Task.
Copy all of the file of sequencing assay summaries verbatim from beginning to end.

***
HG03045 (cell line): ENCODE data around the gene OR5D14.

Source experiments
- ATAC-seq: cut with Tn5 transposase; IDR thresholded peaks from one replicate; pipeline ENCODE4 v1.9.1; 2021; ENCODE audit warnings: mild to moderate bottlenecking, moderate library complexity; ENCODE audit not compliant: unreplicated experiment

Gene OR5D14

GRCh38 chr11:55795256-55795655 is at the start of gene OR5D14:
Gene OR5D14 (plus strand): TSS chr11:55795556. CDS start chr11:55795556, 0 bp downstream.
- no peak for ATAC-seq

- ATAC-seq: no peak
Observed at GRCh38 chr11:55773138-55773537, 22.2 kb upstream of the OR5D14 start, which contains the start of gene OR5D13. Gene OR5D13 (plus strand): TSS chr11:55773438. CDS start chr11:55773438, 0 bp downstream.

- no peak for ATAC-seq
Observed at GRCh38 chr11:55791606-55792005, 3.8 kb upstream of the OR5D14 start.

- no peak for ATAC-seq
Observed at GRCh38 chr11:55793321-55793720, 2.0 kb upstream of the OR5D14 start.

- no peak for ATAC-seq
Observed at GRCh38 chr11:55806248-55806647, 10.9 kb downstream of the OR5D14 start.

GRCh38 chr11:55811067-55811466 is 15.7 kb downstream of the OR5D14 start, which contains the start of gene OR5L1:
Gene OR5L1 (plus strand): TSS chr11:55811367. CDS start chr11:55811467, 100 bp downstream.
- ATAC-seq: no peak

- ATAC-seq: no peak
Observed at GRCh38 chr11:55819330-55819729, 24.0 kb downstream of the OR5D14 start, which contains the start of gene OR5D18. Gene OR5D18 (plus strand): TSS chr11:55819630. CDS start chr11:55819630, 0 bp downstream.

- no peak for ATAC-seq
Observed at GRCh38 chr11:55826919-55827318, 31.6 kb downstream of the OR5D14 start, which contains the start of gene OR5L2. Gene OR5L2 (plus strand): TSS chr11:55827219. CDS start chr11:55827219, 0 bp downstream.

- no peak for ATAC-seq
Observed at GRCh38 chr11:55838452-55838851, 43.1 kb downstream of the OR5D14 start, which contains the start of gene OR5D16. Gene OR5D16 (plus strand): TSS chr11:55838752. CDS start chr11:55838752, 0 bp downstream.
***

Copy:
HG03045 (cell line): ENCODE data around the gene OR5D14.

Source experiments
- ATAC-seq: cut with Tn5 transposase; IDR thresholded peaks from one replicate; pipeline ENCODE4 v1.9.1; 2021; ENCODE audit warnings: mild to moderate bottlenecking, moderate library complexity; ENCODE audit not compliant: unreplicated experiment

Gene OR5D14

GRCh38 chr11:55795256-55795655 is at the start of gene OR5D14:
Gene OR5D14 (plus strand): TSS chr11:55795556. CDS start chr11:55795556, 0 bp downstream.
- no peak for ATAC-seq

- ATAC-seq: no peak
Observed at GRCh38 chr11:55773138-55773537, 22.2 kb upstream of the OR5D14 start, which contains the start of gene OR5D13. Gene OR5D13 (plus strand): TSS chr11:55773438. CDS start chr11:55773438, 0 bp downstream.

- no peak for ATAC-seq
Observed at GRCh38 chr11:55791606-55792005, 3.8 kb upstream of the OR5D14 start.

- no peak for ATAC-seq
Observed at GRCh38 chr11:55793321-55793720, 2.0 kb upstream of the OR5D14 start.

- no peak for ATAC-seq
Observed at GRCh38 chr11:55806248-55806647, 10.9 kb downstream of the OR5D14 start.

GRCh38 chr11:55811067-55811466 is 15.7 kb downstream of the OR5D14 start, which contains the start of gene OR5L1:
Gene OR5L1 (plus strand): TSS chr11:55811367. CDS start chr11:55811467, 100 bp downstream.
- ATAC-seq: no peak

- ATAC-seq: no peak
Observed at GRCh38 chr11:55819330-55819729, 24.0 kb downstream of the OR5D14 start, which contains the start of gene OR5D18. Gene OR5D18 (plus strand): TSS chr11:55819630. CDS start chr11:55819630, 0 bp downstream.

- no peak for ATAC-seq
Observed at GRCh38 chr11:55826919-55827318, 31.6 kb downstream of the OR5D14 start, which contains the start of gene OR5L2. Gene OR5L2 (plus strand): TSS chr11:55827219. CDS start chr11:55827219, 0 bp downstream.

- no peak for ATAC-seq
Observed at GRCh38 chr11:55838452-55838851, 43.1 kb downstream of the OR5D14 start, which contains the start of gene OR5D16. Gene OR5D16 (plus strand): TSS chr11:55838752. CDS start chr11:55838752, 0 bp downstream.